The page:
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of the United
the capture existed; although restitution should be decreed, at the hearing, on the proofs, in the first instance.
It was therefore considered that the legislative enactment, providing for the payment of the costs and expenses out of the proceeds of a sale of the property, “in the event of its condemnation," would not only secure their payment without great delay, but would be manifestly just, and in accordance with the theory of prize proceedings, and the practice of prize-courts.
This statute has, however, received a judicial construction at variance from all this.
The Sarah Starr and The Aigburth, having been The statute condemned upon the hearing in the first instance, strued by the by the decrees of the District Court of the United Circuit Court States for the Southern District of New York, the States in the several claimants in each case appealed from the in the cases of decrees to the United States Circuit Court. The
cargoes had been sold on interlocutory order, The Aigburth. and the proceeds deposited in court. The claimants and appellants then moved the Circuit Court for an order for the appraisement of the vessels, and their delivery to them, upon executing a bond for their appraised value.
The marshal then intervened, and prayed for an order for the payment of the expenses and disbursements out of the proceeds in court in the several causes, and which he had individually disbursed; consisting of pilotage, towage, wharfage, keeper's fees, &c.
After reciting the provisions of the act of March, 1862, the learned judge says:
“It will be seen, from the above provisions, that
The Sarah Start and
the claimant is not responsible for the costs and expenses attending the seizure, detention and safe custody of the vessel seized by the government, unless followed by a decree of condemnation, or res. titution on payment of the costs.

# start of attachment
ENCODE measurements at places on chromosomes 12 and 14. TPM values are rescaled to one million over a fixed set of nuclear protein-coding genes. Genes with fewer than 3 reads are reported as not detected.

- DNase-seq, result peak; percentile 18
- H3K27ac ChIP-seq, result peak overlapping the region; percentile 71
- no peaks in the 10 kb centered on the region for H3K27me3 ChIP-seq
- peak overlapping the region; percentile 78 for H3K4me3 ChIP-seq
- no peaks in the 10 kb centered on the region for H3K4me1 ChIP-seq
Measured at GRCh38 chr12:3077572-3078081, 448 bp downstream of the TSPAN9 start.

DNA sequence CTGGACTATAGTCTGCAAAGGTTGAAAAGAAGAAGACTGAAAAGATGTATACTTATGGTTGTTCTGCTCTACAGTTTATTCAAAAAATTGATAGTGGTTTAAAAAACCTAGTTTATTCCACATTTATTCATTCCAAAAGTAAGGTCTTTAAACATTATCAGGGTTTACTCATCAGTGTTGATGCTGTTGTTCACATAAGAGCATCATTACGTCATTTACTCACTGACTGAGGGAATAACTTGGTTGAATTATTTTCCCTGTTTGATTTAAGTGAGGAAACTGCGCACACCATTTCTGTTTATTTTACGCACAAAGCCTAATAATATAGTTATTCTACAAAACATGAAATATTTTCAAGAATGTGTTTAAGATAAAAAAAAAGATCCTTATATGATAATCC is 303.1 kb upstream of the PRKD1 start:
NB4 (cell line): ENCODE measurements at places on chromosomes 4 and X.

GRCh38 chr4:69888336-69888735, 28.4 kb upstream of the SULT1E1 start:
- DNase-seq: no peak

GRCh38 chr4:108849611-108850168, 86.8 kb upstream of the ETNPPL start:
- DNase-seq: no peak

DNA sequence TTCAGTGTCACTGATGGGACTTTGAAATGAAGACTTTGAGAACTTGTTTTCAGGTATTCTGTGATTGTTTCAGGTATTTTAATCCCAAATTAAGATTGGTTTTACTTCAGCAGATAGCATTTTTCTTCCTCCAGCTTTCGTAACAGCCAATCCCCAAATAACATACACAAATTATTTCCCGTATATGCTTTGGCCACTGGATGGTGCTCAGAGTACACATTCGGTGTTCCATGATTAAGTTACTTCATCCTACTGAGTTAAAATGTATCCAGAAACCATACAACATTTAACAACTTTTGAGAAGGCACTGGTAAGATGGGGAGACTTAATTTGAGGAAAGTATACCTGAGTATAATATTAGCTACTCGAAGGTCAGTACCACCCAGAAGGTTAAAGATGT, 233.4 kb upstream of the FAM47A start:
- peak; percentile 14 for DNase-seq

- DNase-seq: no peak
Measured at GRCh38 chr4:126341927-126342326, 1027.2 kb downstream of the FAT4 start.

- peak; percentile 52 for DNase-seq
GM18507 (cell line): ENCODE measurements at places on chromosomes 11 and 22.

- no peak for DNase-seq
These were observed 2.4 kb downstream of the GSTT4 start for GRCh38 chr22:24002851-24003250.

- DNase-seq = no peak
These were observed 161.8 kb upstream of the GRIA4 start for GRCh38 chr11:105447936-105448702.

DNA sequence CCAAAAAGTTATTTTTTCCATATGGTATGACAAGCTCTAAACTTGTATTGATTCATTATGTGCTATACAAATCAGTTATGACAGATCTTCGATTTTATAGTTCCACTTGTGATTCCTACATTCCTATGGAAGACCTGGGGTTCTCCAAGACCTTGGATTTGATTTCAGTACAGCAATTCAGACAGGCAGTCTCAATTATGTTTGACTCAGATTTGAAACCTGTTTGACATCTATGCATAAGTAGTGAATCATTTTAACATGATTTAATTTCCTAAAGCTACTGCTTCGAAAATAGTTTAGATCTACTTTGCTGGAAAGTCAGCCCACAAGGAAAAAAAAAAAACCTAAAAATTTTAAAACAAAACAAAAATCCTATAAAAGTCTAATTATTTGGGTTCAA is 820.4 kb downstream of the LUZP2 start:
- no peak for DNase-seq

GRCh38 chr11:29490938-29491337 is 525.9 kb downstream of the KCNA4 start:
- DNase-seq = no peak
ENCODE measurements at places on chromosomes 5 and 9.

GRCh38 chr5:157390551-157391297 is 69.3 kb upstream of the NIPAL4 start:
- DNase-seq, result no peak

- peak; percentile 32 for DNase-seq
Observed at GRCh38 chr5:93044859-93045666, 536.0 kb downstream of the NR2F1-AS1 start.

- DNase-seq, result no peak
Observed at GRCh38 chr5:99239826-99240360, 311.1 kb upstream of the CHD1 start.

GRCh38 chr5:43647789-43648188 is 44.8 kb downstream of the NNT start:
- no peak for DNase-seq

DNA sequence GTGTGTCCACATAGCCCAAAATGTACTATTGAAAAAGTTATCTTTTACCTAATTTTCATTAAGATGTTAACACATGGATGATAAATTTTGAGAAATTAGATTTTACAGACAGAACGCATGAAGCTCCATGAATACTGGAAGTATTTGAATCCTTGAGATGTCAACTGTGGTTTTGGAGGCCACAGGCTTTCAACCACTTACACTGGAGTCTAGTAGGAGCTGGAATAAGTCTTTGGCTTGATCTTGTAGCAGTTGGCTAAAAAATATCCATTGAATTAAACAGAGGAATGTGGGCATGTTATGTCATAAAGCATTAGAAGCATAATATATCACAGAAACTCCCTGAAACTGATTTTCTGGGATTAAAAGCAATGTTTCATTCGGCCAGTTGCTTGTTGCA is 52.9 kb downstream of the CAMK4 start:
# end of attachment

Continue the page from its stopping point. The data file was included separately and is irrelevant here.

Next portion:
“The government is the libellant, instituting proceedings against the vessel, and, like any other party instituting a suit, is responsible for the expenses incurred in the progress of the litigation, accompanied with the right of reimbursement in the event of success, namely, the condemnation of the vessel, &c.
“The claimant acts on the defensive, and is not subject to any portion of the costs and expenses incurred by the proceeding of the libellant, except his own, in the progress of the defense, till adjudged against him by the court in the final adju. dication.
. “It is true that these costs and expenses are a charge upon the property seized, whether vessel or cargo, and which remains in the custody of the law, or its proceeds, in case of an interlocutory sale, or the bond, as representing the property, in case it is bonded, as a security for the reimbursement of these costs and expenses; and this charge upon the res continues until the final adjudication of the case. If favorable to the libellant, they are paid out of the proceeds; if not, they are exempt, and the property, or proceeds, restored to the claimants.
Applying these principles to the case before us, it is quite clear that the marshal's bill presented, which includes charges for his own services, for wharfage, towage, &c., cannot be allowed. He must look to the government, the libellant, for these expenses, or postpone his claim to the final adjudication, when, if against the claimant, he may be paid out of the proceeds, otherwise not.”
By the language of this opinion, it is apparent that the learned court regards a proceeding in a prize-court, in adjudication upon a maritime capture, as analogous to an instance-suit in Admiralty, in this, that neither the capture, nor the decree of condemnation after hearing, upon the proofs, furnish any presumption against the claimant; and further, that the framers of the statute, in providing for the payment of the expenses out of the proceeds of the property “in the event of condemnation,” intended a decree of condemnation, affirmed by the Circuit Court, and again affirmed by the Supreme Court of the United States.
If the intention of the act was such as it was supposed to be prior to this decision, the effect of this authoritative construction was to render it nugatory; and thus the question of the payment of the costs and disbursements incident to adjudications in prize, remained in the like situation as before the statute, and continued to impose serious and increasing embarrassments upon the respective ofiicers charged with the administration of the law.